Earlier this month the U.S. Treasury Department’s Bureau of Engraving and Printing brought out a new $20 bill. Curiously, the debut of this redesigned piece of currency was accompanied by a marketing campaign–at a reported cost of $32 million. That’s a decent budget and includes events, print ads, some Web goodies, and even TV spots…The ads have been in heavy rotation, and they raise an obvious question: Why bother to advertise money itself?
Here is a description of one commercial:
In one spot, a guy with glasses gets some dough from an ATM, but the upbeat, swingy background music hints that this no ordinary withdrawal. And indeed, the machine spits out a stack of new $20 bills. He pauses and holds one up to study it closely (always a good idea to raise a twenty in the air and lose yourself in thought on a city sidewalk). An announcer says, “You can see right away that things are different.” A smile of satisfaction creeps over the guy’s face. “We’ve added color,” the announcer says, “and changed the portrait.” We follow Mr. Glasses as he buys some flowers, paying with a new $20 bill that seems to vaguely impress the vendor. The announcer mentions improved “security features” and assures us that the new twenty, like the old one, is worth 20 bucks. He then concludes with the new money’s tag line: “Safer, smarter, more secure.”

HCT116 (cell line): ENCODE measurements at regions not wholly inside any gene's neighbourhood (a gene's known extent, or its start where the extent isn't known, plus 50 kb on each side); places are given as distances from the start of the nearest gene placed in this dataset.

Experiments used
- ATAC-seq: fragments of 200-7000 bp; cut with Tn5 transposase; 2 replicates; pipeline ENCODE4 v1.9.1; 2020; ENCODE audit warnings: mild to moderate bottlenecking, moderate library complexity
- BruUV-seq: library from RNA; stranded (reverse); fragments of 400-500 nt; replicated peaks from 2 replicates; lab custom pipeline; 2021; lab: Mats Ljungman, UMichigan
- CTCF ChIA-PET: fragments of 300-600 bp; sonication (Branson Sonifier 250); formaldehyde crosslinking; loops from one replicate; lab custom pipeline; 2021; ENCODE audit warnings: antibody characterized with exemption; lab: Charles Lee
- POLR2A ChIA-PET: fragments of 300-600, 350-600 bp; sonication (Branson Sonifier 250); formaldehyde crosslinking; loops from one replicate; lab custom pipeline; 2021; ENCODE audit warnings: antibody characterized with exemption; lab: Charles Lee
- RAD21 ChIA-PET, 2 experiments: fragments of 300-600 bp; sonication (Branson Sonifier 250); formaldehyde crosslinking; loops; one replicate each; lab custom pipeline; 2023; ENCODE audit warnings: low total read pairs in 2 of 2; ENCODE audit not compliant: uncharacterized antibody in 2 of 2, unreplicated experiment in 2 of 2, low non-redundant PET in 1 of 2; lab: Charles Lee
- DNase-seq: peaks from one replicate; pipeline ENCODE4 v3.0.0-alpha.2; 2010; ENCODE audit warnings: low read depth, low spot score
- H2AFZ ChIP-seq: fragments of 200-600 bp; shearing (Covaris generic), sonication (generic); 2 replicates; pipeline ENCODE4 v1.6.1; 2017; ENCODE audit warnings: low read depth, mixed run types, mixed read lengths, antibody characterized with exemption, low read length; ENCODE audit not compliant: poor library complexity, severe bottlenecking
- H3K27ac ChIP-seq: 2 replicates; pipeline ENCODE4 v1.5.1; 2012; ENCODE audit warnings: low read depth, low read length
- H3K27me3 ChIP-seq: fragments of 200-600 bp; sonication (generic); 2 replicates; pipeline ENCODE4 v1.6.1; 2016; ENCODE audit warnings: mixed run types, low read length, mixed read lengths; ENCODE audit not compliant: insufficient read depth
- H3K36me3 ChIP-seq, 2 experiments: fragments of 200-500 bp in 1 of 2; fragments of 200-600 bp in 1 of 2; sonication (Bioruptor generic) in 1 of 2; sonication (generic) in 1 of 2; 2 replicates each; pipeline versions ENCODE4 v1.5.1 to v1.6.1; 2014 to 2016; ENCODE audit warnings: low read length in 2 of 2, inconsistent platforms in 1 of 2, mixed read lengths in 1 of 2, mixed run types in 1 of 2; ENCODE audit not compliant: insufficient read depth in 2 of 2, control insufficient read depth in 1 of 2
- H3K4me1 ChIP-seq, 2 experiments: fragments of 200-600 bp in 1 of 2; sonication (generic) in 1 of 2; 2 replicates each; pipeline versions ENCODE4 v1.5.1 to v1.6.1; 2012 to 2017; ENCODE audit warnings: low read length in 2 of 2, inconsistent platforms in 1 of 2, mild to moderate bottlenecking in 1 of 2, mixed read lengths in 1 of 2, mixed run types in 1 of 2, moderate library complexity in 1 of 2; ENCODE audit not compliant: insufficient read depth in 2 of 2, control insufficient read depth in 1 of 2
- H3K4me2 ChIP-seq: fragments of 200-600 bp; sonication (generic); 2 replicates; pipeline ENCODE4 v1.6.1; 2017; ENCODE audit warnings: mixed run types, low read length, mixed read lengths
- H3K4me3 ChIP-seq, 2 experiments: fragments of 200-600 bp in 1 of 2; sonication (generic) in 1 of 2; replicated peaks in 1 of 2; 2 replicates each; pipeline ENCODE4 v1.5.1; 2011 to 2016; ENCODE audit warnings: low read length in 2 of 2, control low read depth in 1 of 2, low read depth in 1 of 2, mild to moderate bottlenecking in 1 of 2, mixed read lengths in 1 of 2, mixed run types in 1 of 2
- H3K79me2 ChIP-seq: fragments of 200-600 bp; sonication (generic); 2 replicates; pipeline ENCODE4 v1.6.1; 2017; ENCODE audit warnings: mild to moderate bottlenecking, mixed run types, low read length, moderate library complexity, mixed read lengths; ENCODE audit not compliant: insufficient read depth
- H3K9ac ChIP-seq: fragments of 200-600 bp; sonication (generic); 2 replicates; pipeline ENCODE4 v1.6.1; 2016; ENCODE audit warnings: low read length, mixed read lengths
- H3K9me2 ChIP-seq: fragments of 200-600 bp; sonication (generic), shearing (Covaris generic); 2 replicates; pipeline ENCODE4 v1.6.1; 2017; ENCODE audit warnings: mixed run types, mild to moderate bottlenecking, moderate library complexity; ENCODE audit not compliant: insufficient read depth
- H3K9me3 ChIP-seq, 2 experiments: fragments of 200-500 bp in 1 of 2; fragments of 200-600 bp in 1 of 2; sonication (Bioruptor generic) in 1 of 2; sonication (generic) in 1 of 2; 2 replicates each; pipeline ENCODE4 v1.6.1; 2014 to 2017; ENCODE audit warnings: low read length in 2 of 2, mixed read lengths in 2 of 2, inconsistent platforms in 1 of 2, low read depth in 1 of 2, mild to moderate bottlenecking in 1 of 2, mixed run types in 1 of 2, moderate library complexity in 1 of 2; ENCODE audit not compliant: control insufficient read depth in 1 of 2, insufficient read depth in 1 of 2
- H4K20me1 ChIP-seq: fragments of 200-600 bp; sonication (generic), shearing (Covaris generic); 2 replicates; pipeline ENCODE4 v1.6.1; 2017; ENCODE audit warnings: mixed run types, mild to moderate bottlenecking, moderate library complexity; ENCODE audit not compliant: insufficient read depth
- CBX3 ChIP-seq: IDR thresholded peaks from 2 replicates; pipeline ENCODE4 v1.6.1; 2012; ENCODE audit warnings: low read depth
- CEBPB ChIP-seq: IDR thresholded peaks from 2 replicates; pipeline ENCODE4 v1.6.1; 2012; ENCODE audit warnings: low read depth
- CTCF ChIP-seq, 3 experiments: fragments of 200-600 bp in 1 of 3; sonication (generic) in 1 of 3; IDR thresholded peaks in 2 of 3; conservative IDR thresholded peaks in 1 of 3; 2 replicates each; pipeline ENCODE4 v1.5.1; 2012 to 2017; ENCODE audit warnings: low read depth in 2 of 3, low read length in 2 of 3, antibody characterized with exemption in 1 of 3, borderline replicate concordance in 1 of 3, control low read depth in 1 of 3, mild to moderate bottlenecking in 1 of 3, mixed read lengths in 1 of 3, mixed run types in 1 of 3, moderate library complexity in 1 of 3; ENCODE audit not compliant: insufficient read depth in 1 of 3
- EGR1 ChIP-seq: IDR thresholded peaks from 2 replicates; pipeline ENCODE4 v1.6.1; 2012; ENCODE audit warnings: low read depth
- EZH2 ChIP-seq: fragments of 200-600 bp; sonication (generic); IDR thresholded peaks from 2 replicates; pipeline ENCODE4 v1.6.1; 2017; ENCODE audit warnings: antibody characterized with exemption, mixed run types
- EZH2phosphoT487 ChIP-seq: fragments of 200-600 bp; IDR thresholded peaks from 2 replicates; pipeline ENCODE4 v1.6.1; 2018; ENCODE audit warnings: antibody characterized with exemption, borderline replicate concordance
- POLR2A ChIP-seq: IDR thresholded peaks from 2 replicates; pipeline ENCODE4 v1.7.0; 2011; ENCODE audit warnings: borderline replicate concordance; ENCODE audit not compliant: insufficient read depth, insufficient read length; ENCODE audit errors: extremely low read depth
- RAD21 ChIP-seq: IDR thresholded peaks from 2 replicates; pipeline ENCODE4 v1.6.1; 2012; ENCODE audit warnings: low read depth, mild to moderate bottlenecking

My take: We need to advertise the money to limit counterfeiting, and to maintain the status of the U.S. dollar in black markets and abroad. We need to tell the world that the $20 bill has changed.
Here is the full story, which includes a video link to one of the commercials. Thanks to Eugene Volokh for the pointer. By the way, I’ve yet to receive one of these bills.